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A new study by the University of California San Francisco has found that bisexual men are more likely to experience eating disorders than heterosexual or gay men.
That’s according to a study published in the journal Eating and Weight Disorders, based on sampling more than 4,500 LGBTQ adults.
Prior studies have already found that gay men are at a higher risk of suffering from an eating disorder such as fasting or an obsession with weight, but bisexual men are apparently at an even greater risk.
In the study, bisexual men reported higher rates of fasting for more than eight hours in order to change their weight compared with gay men, 25% to 20%. More bisexual men also “felt fat” (80% versus 79%) and had a strong desire to lose weight (77% versus 75%) compared with gay men.
Speaking to NBC News, Dr. Jason Nagata, professor of pediatric medicine at UCSF and coauthor of the study, said that eating disorder is a “spectrum” ranging “from some amount of concern to a tipping point where it becomes a pathological obsession about body weight and appearance,” and noted that feeling fat doesn’t necessarily mean a person has an eating disorder.
Bisexual men were clinically diagnosed with eating disorders at slightly higher rates than gay men, 3.2% to 2.9%. That figure drops to 0.6% percent for heterosexual men, according to Yale University School of Medicine.
Thirty percent of bisexual men also reported a fear of losing control of their eating patterns, while almost a third said that thinking about food and their eating habits had led to them struggling to focus on work or other activities.
Nagata told NBC News that the differences between gay, bisexual, and straight men supported the need for eating disorder research to be conducted independently for sexual identities, saying that grouping gay and bisexual men together made it “difficult to understand the unique characteristics in bisexual men.”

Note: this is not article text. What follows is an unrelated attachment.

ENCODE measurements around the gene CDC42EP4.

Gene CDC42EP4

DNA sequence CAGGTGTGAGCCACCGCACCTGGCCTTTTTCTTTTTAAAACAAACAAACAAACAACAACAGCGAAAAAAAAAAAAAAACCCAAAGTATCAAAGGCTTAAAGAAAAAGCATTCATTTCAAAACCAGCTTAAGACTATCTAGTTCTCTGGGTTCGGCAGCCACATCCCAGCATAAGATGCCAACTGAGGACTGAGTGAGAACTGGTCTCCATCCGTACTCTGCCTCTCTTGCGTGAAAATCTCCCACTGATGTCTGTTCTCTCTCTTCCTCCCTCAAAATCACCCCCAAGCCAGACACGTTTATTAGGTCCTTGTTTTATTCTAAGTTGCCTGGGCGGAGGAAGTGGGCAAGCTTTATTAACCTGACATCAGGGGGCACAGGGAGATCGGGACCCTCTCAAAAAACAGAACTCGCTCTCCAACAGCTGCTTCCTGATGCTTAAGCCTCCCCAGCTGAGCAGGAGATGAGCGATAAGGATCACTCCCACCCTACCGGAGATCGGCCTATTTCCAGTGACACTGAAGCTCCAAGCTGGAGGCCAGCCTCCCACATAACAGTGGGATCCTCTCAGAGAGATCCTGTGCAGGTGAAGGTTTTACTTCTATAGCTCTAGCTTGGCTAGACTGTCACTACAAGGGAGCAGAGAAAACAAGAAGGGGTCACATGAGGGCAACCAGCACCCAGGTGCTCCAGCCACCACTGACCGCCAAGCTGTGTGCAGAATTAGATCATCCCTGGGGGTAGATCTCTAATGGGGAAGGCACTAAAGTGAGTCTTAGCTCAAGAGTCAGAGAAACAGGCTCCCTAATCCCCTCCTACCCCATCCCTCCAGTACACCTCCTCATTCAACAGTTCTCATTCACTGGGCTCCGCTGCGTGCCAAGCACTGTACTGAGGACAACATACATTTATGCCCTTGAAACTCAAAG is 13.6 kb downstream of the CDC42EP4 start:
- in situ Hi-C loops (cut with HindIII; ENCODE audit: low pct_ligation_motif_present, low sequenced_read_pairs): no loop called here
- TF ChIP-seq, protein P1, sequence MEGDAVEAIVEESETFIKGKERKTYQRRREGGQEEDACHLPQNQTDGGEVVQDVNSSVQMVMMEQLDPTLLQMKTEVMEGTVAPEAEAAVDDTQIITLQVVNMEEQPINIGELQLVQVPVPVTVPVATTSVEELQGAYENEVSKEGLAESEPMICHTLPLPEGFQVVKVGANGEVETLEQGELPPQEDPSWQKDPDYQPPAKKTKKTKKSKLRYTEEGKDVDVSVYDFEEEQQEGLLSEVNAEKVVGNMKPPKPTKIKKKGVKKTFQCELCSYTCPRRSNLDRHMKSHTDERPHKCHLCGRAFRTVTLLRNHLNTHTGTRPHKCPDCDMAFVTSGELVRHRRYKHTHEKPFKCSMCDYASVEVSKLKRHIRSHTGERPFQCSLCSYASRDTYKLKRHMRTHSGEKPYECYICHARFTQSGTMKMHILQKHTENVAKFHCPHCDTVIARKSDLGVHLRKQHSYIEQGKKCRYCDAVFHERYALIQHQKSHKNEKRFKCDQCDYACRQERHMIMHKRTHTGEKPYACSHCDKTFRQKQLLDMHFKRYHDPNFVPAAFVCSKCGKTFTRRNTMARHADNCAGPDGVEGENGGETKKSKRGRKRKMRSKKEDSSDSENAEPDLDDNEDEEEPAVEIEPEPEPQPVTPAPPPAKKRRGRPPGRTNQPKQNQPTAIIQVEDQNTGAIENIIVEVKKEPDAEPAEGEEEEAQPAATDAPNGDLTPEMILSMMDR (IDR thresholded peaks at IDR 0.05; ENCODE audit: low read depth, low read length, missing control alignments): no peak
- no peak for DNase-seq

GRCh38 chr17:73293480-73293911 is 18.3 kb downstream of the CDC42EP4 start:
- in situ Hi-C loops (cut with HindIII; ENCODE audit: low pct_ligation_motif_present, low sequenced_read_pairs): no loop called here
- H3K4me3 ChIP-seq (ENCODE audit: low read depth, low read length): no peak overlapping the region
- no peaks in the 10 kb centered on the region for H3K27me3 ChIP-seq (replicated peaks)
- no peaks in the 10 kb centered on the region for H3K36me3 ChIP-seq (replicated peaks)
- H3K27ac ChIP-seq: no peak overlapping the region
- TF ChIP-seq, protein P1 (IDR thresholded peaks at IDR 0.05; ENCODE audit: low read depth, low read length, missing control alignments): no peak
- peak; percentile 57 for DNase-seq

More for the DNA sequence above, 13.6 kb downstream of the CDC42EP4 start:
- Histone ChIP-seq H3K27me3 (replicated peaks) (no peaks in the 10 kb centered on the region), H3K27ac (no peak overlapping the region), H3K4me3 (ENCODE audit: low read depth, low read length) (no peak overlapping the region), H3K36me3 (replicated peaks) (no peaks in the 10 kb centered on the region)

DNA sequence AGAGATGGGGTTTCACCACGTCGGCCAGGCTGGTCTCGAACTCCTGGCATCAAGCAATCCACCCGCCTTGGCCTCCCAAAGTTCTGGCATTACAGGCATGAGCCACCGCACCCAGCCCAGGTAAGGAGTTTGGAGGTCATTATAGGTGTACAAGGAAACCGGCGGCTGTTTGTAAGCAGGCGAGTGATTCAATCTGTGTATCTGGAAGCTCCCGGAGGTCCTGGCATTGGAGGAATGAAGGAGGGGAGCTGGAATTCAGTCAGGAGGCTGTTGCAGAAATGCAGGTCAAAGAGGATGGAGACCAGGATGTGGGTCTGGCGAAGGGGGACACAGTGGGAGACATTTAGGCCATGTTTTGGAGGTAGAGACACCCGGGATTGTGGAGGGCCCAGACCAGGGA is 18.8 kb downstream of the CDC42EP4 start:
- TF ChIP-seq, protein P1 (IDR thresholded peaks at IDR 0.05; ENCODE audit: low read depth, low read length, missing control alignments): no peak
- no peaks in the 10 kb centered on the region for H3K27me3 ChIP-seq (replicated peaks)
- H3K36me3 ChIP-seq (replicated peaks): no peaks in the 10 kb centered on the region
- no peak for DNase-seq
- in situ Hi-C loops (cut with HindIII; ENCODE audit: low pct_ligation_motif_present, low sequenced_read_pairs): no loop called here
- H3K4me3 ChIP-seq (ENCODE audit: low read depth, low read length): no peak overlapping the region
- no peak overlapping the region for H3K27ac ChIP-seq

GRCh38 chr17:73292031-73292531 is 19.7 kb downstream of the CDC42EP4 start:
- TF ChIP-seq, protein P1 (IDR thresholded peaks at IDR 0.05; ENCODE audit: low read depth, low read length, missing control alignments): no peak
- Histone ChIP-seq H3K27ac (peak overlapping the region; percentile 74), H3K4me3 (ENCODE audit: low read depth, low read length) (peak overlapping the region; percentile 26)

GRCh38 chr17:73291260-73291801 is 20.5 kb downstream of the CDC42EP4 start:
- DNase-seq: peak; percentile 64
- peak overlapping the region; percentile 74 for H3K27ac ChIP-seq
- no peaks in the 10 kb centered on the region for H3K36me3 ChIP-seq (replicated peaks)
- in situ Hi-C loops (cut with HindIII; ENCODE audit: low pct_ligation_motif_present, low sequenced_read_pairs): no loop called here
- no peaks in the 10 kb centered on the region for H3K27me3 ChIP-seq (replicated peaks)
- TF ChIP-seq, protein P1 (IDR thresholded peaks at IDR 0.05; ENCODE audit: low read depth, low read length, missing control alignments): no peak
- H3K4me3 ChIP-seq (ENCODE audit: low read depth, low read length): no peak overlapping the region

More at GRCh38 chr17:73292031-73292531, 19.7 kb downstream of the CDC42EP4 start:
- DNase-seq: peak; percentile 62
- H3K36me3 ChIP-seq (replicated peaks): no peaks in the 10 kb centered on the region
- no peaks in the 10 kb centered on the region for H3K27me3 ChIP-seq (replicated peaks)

Part of the discrepancy between bisexual and gay men could include “minority stress,” Nagata said, noting that “LGBTQ people experience stigma and discrimination, and stressors can definitely lead to disordered eating.”
But for bisexual men, discrimination can be twofold, according to Ngata: “For bi men, they’re not just facing stigma from the straight community but from the gay community, as well.”
Zachary Zane, a bisexual author and advocate, told NBC News that bisexual men face “ostracization from both sides.”
“When you feel everything is out of control, [food] is something you can have control over,” he said. “I can understand how that would be appealing.”
Zane also supported analyzing bisexual men separately from their gay counterparts, saying, “When researchers lump bi and gay men together, it not only contributes to bi erasure — implying that bi men have the same struggles and identity as gay men — it also leads to ineffective treatments.”
He added: “If the goal is to actually help bisexual men, then all research needs to parse them out from gay men, period.”
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